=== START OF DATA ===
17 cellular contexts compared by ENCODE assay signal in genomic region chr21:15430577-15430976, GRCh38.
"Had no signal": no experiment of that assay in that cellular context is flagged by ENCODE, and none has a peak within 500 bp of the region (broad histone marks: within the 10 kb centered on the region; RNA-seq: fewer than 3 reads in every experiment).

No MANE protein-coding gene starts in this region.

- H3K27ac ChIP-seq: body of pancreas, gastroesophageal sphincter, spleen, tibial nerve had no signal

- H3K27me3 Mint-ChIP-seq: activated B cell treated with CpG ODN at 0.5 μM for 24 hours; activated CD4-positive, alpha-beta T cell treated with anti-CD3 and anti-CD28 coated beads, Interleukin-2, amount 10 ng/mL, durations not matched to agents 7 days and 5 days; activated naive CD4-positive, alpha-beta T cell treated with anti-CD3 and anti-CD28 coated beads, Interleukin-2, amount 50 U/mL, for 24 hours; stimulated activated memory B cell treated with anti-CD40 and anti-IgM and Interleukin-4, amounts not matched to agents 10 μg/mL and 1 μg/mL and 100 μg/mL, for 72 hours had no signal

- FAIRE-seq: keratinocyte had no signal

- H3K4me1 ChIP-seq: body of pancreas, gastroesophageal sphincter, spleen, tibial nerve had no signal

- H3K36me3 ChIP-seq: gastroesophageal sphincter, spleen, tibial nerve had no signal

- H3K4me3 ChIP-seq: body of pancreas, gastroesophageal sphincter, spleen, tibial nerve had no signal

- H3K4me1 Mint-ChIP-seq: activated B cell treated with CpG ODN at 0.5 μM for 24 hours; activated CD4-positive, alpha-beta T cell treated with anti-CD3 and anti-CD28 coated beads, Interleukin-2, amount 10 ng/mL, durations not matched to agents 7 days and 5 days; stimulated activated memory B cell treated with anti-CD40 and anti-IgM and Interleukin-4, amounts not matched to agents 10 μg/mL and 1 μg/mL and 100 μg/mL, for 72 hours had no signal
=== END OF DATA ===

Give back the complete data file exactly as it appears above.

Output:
17 cellular contexts compared by ENCODE assay signal in genomic region chr21:15430577-15430976, GRCh38.
"Had no signal": no experiment of that assay in that cellular context is flagged by ENCODE, and none has a peak within 500 bp of the region (broad histone marks: within the 10 kb centered on the region; RNA-seq: fewer than 3 reads in every experiment).

No MANE protein-coding gene starts in this region.

- H3K27ac ChIP-seq: body of pancreas, gastroesophageal sphincter, spleen, tibial nerve had no signal

- H3K27me3 Mint-ChIP-seq: activated B cell treated with CpG ODN at 0.5 μM for 24 hours; activated CD4-positive, alpha-beta T cell treated with anti-CD3 and anti-CD28 coated beads, Interleukin-2, amount 10 ng/mL, durations not matched to agents 7 days and 5 days; activated naive CD4-positive, alpha-beta T cell treated with anti-CD3 and anti-CD28 coated beads, Interleukin-2, amount 50 U/mL, for 24 hours; stimulated activated memory B cell treated with anti-CD40 and anti-IgM and Interleukin-4, amounts not matched to agents 10 μg/mL and 1 μg/mL and 100 μg/mL, for 72 hours had no signal

- FAIRE-seq: keratinocyte had no signal

- H3K4me1 ChIP-seq: body of pancreas, gastroesophageal sphincter, spleen, tibial nerve had no signal

- H3K36me3 ChIP-seq: gastroesophageal sphincter, spleen, tibial nerve had no signal

- H3K4me3 ChIP-seq: body of pancreas, gastroesophageal sphincter, spleen, tibial nerve had no signal

- H3K4me1 Mint-ChIP-seq: activated B cell treated with CpG ODN at 0.5 μM for 24 hours; activated CD4-positive, alpha-beta T cell treated with anti-CD3 and anti-CD28 coated beads, Interleukin-2, amount 10 ng/mL, durations not matched to agents 7 days and 5 days; stimulated activated memory B cell treated with anti-CD40 and anti-IgM and Interleukin-4, amounts not matched to agents 10 μg/mL and 1 μg/mL and 100 μg/mL, for 72 hours had no signal